“Front side tracking of pitches is crucial for hitters. If you think about it, this is what catchers do. And this also is what home plate umpires do. If hitters simply utilize front-side tracking and Open Focus, they will have better contact success with bats.”
Overusing Eyes Daily
Abbatine said the eyes weren’t meant to be slammed and crammed all day on a computer or overused with smart phone use six inches in front of them constantly.
“When they do have a chance to go outside and practice Open Focus, the brain is saying thank goodness, I’m free. You would never, ever see a surgeon perform surgery for six hours with bugged out eyes. Can you imagine the eye strain?”
Abbatine said that his training begins after the athlete has gone to an ophthalmologist and is cleared to play baseball. If he needs any corrective lenses, he he purchases them prior to training.
“There are plenty of players in the game who have 20/20 vision but can’t hit.
“Most of the hitters I have worked with have never heard about Open Focus before. The experiences I have had is that hitters improve quickly when they take this approach to seeing pitches.
“All you have to do is remind them about ways and conditions that their eyes have had before.
“Then you introduce the concept of relaxed eyes by thinking of sunsets, mountains or oceans. Then front side tracking is introduced. It is the same as playing catch with a teammate as you track the front path of the ball.
“It is common sense and where the eyes want to be. I have seen hitters have that ‘ah ha moment’ almost immediately.
“They are amazed they don’t have to soft focus from point A and hard focus once the pitcher is at point B.
“How simple of an adjustment is that? This makes the process much easier for hitters to perform at a higher level.”
Abbatine explained what launch angles have done to the efficiency of hitting.
“The amount of information out there with hitting at different launch angles and exit speeds and the like is absolutely overwhelming. We are so much in the heads of these young hitters that it’s criminal. The problem is that when younger players start talking about launch angles and exit speeds, they are talking about grown men on the professional level doing this.
“The amateur game at the college level involves players swinging aluminum bats.
“The need to hit a ball 450 feet is not necessary. If more college programs spent the time reducing team strikeouts and increasing walks, which is a byproduct of what I teach, they would win more games.
“With the aluminum bat, you don’t have be launch angle perfect. When you start talking about visual psychology, let’s spend more time on where the ball is, what type of pitch it is and where it will arrive. Those are really the three components of what Major League hitters do when tracking baseballs.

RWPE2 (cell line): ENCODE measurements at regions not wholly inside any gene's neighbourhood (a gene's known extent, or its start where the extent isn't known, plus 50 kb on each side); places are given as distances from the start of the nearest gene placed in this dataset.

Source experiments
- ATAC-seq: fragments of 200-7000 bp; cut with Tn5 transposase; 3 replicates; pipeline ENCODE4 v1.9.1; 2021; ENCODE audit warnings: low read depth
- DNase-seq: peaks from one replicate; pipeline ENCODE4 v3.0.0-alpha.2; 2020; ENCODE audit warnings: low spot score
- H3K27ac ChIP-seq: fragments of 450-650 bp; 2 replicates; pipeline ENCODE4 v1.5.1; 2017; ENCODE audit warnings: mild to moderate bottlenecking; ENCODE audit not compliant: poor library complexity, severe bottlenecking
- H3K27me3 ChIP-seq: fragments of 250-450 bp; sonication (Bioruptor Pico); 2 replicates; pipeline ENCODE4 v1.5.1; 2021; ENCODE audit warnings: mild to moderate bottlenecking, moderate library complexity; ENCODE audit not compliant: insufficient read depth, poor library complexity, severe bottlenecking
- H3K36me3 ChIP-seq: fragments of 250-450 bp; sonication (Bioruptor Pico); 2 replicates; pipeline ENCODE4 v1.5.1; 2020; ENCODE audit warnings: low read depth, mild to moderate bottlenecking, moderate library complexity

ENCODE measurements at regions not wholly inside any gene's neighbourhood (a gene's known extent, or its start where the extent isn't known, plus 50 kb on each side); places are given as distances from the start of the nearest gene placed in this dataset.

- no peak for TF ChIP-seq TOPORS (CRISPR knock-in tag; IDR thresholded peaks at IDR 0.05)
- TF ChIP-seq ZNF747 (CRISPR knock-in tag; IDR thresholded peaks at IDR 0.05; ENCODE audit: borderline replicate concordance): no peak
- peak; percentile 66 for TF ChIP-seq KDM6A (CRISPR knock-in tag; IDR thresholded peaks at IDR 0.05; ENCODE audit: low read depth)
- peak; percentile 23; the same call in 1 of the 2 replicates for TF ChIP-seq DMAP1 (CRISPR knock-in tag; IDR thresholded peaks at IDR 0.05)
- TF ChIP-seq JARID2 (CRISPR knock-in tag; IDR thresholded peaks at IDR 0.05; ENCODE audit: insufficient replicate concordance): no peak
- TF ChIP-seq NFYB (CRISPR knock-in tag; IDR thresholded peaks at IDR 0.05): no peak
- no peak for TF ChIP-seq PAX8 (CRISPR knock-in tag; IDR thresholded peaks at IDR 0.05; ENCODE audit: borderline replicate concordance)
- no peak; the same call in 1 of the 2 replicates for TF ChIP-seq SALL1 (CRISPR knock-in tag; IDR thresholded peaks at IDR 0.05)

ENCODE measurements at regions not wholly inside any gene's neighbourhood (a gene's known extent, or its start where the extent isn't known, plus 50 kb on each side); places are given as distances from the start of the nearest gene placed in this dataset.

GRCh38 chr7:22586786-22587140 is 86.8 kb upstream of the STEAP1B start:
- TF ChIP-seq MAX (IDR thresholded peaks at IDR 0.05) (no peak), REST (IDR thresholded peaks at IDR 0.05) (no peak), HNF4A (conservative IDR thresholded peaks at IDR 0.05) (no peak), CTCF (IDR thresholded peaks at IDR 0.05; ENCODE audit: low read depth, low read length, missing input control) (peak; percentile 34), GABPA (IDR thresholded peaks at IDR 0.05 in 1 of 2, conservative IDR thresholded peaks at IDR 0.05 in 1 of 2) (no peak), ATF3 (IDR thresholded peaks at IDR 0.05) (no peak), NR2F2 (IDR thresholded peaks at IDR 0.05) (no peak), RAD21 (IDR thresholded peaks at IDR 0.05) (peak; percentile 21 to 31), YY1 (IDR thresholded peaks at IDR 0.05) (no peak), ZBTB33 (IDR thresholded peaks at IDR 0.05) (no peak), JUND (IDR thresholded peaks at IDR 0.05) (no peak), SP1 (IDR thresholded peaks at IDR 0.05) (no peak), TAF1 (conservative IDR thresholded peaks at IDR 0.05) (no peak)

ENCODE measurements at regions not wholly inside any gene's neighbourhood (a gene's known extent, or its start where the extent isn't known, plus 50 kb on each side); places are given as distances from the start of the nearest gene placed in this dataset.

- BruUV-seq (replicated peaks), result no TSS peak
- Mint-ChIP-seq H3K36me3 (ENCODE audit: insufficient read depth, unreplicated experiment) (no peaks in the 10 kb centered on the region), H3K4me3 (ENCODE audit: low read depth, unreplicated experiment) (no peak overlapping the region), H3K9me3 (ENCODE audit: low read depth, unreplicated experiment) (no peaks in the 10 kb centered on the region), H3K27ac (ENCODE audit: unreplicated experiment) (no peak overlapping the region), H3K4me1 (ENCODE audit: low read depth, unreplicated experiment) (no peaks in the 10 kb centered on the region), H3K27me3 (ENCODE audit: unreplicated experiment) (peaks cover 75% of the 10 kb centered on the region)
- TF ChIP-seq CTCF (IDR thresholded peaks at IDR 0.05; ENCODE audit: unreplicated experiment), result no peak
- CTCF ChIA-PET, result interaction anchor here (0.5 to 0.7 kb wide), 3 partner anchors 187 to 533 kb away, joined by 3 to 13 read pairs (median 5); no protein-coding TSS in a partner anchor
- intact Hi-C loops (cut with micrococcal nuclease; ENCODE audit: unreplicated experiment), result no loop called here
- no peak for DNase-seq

“When hitters see the ball sooner, longer and clearer, it becomes the most important tool of hitting and the barrel finds the ball. If you look at the Major League level, there are numerous hitters who don’t have kinetically correct swings. You initially watch them, and you wonder how they got drafted.
“But many can really hit. Hitters at that levels are professional estimators of time to collision. You don’t hit what you see. You hit what you think you see. They are playing advanced calculus in the span of a half a second after the ball is released by a Major League pitcher.
“The mechanics of hitting are worthless once the game starts. But their ability to be on time and be able to recognize speed and location is what makes them elite hitters.
“There is a reason why there are no blind guys batting cleanup at the Major League level. It always get back to that. Yet the industry always seems to flush over that.”
“Why is the first complaint you hear hitters share when they are slumping or mentally lost is that the ball looks smaller and faster?
“Why does first step quickness on defense have nothing to do with agility but is more a function of how quickly the brain processes information received from the eyes?
“Traditional sports psychology starts with the back of the head. Visual psychology starts with the part of the brain that all athletes live and die with — their visual skills.”
Thinking Outside Box
Abbatine said that the next time a coach tries to help athletes find clarity, build routines and control the process, he should think outside the box and address the visual world first.
“An adjustment visually may go a long way to cleaning up the junk found in the back of the brain.”
Here are some observations Abbatine has heard from elite athletes related to their visual habits:
When I look at nothing, I see everything.
The key to being on time at the plate is to be on time and in front of the ball's path out of the pitcher's release.
When I take the time to relax my eyes, it sets me up for a smooth, effortless swing.
When I'm going good, I can create hitting lanes to steer the ball into.
I want to see the pitch and hit in my mind's eye first, not see it and hit it.
I can see the whole field so easily when my gaze and scan paths are consistent.